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Federal Reserve cuts rates to zero and launches a massive $700 billion quantitative easing program

The Fed on Sunday said it will begin buying $200 billion of mortgage-backed bonds, a move that will stabilize and likely lower mortgage rates, which moved sharply higher last week.

Fed also lowered the Funds rate to zero.

So, when can you see a 0% rate on the mortgage statement? Probably – never. And that is because the Fed Funds rate has pretty much nothing to do with mortgage rates. This blog that I published last week goes into the details if you are curious.

If you are not keen on reading the entire post, here is a snippet:

The federal funds rate is the interest rate at which depository institutions lend reserve balances to other depository institutions overnight on an uncollateralized basis. That ladies and gentlemen has got nothing to do with mortgage rates. HELOCs – yes, but not the 1st mortgage rates.


In fact, the Fed left the rates unchanged between 2008 and 2016. So if the fed fund rate indeed impacted mortgage rates, they should have remained unchanged for 8 years. During those 8 years, mortgage rates moved in the range of 3.375%-5.125%, a very wild swing, I must say.

Mortgage rates had fallen to a record low two weeks ago, but a flood of refinance applications overwhelmed lenders and caused investors in mortgage-backed bonds to back off. The average 30-Year Fixed rates went from just under 3.25% to 3.625% in a week.

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Quantitative Easing and Mortgage Rates

So, while the Federal Funds rate has no correlation with the mortgage rates, there is something else in that Fed announcement that can have an impact. And that something else is Quantitative Easing (QE).

As part of QE, the Fed said it will start buying $200 billion in Mortgage-backed Bonds (aka MBS), a move that will likely boost their price and lower rates to the borrowers.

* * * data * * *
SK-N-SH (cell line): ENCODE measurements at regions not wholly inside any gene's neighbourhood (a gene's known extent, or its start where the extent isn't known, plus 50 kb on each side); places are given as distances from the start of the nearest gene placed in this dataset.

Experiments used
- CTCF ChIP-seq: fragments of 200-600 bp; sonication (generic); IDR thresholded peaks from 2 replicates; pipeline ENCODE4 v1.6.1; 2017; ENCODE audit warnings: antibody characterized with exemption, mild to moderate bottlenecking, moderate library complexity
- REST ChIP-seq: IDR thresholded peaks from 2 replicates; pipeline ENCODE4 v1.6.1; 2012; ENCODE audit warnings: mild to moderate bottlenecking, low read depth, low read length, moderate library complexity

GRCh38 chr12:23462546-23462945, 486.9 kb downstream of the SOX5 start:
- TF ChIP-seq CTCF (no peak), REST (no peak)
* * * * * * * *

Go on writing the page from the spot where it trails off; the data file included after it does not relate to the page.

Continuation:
As was done during the QE phase of the Great Recession, the Fed purchasing MBS should help cushion some of the blow to Americans by potentially lowering their mortgage payment or giving them an incentive to buy a home,” said Dave Stevens, former CEO of the Mortgage Bankers Association and former commissioner of the FHA.

Now, it’s anybody’s guess if the rates will go down to the same level as it did a few days back. The lenders across the spectrum are so backed up with refinancing from the last rate drop, do not expect any substantial rate drop this time. However, it should definitely help lower the rates from where they are right now.

Last time those rates lasted all of 2 days. So, be in touch with your mortgage advisor and be fully prepared to take advantage of it this time if you missed the boat the last time.

My recommendation – If you get a lower rate than what you have right now, take advantage of it; do not get too greedy. So, a rate of 0.25% lower than what you have with nothing to very little closing costs, you should grab it. These are very volatile times so if you can get something better – take it. Also, expect that any new loans can easily take 60 days to close, if not longer.

Everyone in the industry working beyond capacity plus the unpredictable nature of CoronoVirus and it’s impact on appraisal, underwriting, and processing = Very delayed turn times.

And if you were lucky enough to lock it the last time, consider yourself wise and stay put since nothing changes for you.

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